Overwhelming majority say social media companies have too much influence: poll

An overwhelming majority of voters say that social media giants like Facebook and Twitter have too much influence over how people consume their news, according to a nationwide survey released on Friday.

The Hill-HarrisX poll showed 70 percent of voters believe social media giants have too much influence over the mix of news that people see on in their feeds. Another 22 percent thought these companies had “just the right amount of influence.” 

Just 8 percent said social media companies have too little influence on news consumption.

Though voters largely agreed across party lines, Republican respondents were slightly more skeptical about the role of social media sites in shaping the news people see.

Seventy-five percent of GOP voters said these companies hold too much power, compared to 67 percent of Democrats and 68 percent of independents who said the same. 

Social media behemoths like Facebook have faced intense scrutiny from lawmakers on both sides of the aisle.

In October, Facebook CEO Mark ZuckerbergMark Elliot ZuckerbergHillicon Valley: Biden calls for revoking tech legal shield | DHS chief 'fully expects' Russia to try to interfere in 2020 | Smaller companies testify against Big Tech 'monopoly power' Michigan governor urges Zuckerberg to enforce community guidelines after hate speech, threats surface Smaller companies testify against Big Tech's 'monopoly power' MORE testified in a congressional hearing, where he faced a deluge of questions over the company’s track record on everything from hate speech to privacy and misinformation.

During the hearing, Rep. Alexandria Ocasio-CortezAlexandria Ocasio-CortezHillary Clinton responds to backlash: 'I will do whatever I can to support our nominee' Klobuchar dismisses White House lawyer's jab about Democrats wanting to be in Iowa The Hill's 12:30 Report: Rules fight sets stage for first day of Trump trial MORE (D-N.Y.) grilled Zuckerberg about the platform’s new political ad policy allowing politicians to run ads even if they include false information.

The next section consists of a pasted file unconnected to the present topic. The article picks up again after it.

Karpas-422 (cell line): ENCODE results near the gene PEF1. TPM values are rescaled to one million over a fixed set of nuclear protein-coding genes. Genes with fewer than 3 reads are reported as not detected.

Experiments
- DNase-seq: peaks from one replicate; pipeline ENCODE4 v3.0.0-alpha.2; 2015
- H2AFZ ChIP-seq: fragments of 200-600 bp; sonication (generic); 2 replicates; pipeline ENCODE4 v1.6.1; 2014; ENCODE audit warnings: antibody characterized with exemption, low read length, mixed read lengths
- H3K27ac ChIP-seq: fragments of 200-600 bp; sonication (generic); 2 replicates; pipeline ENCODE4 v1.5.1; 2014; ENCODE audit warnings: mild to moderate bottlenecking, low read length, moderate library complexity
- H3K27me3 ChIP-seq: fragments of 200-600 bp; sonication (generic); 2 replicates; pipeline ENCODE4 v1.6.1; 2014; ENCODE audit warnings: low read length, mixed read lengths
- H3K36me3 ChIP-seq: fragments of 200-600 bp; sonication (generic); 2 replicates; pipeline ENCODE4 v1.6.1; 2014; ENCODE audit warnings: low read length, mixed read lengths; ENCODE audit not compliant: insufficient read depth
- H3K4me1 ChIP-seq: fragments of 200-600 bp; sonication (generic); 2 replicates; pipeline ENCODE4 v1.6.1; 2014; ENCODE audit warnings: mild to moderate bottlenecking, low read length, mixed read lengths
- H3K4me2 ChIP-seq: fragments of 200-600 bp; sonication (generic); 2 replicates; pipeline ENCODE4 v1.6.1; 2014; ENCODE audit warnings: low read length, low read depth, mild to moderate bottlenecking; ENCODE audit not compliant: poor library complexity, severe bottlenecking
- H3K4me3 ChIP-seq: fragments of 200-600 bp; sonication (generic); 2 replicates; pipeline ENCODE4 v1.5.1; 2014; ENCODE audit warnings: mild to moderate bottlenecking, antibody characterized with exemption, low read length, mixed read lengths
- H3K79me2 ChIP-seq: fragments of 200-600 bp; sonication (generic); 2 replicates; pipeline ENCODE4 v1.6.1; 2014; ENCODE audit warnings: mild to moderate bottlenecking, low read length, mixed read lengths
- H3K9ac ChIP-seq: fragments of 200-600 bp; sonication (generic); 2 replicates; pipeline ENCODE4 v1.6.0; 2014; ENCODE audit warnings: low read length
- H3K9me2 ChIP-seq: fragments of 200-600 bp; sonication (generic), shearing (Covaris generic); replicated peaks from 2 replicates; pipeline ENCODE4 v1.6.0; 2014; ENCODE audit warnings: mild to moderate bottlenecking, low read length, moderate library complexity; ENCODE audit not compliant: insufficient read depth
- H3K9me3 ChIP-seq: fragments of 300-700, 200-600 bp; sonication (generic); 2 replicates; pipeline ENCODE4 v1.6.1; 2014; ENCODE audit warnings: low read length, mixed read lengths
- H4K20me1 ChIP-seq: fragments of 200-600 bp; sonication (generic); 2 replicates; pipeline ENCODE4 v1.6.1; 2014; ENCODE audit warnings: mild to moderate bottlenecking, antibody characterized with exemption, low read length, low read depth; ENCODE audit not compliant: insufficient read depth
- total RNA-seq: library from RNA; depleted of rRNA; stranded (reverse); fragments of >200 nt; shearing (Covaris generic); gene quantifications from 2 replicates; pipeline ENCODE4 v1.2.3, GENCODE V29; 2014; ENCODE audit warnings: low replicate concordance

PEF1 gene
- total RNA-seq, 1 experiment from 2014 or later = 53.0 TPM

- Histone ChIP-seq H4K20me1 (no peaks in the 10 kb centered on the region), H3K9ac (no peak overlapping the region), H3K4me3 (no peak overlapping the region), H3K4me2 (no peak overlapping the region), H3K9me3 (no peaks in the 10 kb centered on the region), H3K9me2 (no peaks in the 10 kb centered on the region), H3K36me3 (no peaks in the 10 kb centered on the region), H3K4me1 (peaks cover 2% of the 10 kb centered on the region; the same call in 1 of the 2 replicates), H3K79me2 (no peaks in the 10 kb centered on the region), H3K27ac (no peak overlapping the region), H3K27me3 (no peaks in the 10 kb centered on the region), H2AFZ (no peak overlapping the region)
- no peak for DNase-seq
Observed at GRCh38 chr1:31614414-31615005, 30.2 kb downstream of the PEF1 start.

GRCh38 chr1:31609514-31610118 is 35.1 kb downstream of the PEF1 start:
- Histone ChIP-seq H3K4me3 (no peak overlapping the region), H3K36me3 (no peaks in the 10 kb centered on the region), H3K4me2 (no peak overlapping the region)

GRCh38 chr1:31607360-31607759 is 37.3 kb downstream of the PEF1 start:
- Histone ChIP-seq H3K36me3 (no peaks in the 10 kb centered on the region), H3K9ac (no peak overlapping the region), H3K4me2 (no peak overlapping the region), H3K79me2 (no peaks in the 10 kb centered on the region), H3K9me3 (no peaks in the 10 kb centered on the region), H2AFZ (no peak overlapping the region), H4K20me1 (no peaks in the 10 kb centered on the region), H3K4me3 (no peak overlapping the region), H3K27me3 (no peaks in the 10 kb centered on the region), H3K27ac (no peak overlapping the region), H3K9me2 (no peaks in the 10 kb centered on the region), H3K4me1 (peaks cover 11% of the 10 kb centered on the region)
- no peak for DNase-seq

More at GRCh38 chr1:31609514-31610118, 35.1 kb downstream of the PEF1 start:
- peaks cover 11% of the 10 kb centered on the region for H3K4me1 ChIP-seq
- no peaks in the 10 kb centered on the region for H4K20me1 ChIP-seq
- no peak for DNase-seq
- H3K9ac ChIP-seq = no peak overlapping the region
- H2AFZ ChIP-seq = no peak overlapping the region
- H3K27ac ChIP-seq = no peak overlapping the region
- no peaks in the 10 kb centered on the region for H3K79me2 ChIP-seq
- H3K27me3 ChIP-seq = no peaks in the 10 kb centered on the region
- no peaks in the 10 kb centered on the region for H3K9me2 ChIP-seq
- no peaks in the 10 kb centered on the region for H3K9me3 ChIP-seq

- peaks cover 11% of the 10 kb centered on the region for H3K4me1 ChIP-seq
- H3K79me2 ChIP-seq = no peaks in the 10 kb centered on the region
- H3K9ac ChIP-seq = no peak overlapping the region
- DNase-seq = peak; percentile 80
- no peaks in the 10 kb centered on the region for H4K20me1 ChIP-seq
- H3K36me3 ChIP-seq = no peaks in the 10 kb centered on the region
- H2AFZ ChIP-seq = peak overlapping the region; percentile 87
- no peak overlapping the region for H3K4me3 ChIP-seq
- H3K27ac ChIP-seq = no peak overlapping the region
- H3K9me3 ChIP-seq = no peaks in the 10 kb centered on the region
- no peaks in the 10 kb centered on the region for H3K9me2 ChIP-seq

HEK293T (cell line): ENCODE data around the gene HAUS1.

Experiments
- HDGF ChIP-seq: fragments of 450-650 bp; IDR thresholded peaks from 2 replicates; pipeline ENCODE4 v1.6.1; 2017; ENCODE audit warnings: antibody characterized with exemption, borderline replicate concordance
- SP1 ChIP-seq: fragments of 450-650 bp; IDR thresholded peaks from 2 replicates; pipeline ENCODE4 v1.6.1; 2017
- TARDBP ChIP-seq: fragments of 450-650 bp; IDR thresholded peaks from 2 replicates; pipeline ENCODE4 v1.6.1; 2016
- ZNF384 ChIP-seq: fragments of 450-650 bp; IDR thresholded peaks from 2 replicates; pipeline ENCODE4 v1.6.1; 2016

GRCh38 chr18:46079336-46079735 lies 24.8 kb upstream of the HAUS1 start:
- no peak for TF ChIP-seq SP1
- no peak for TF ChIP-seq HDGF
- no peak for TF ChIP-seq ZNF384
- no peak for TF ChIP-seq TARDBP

In a series of hypotheticals, Ocasio-Cortez asked Zuckerberg whether she could run ads with false information concerning her proposed Green New Deal. The CEO responded that it depends on the context in which the ads shows up.

Sen. Elizabeth WarrenElizabeth Ann WarrenSanders joins Biden atop 2020 Democratic field: poll The Hill's Morning Report - Trump trial begins with clashes, concessions Hillary Clinton tears open wound with her attack on Sanders MORE (D-Mass.) has also challenged Facebook’s new ad policy by running an ad falsely claiming that Zuckerberg endorsed President TrumpDonald John TrumpRouhani says Iran will never seek nuclear weapons Trump downplays seriousness of injuries in Iran attack after US soldiers treated for concussions Trump says Bloomberg is 'wasting his money' on 2020 campaign MORE for reelection. The top 2020 presidential contender has also called for the break-up of big tech companies like Facebook.

Conservatives, meanwhile, have long accused social media giants of political bias.

Earlier this year, Trump reportedly accused Facebook, Google and Twitter of “terrible bias” and suppressing his supporters at a Social Media Summit at the White House. All three companies have repeatedly denied these accusations.

The Hill-HarrisX poll was conduced among 1,000 registered voters from Dec. 8-9 and has a margin of error of plus or minus 3.1 percentage points.

—Tess Bonn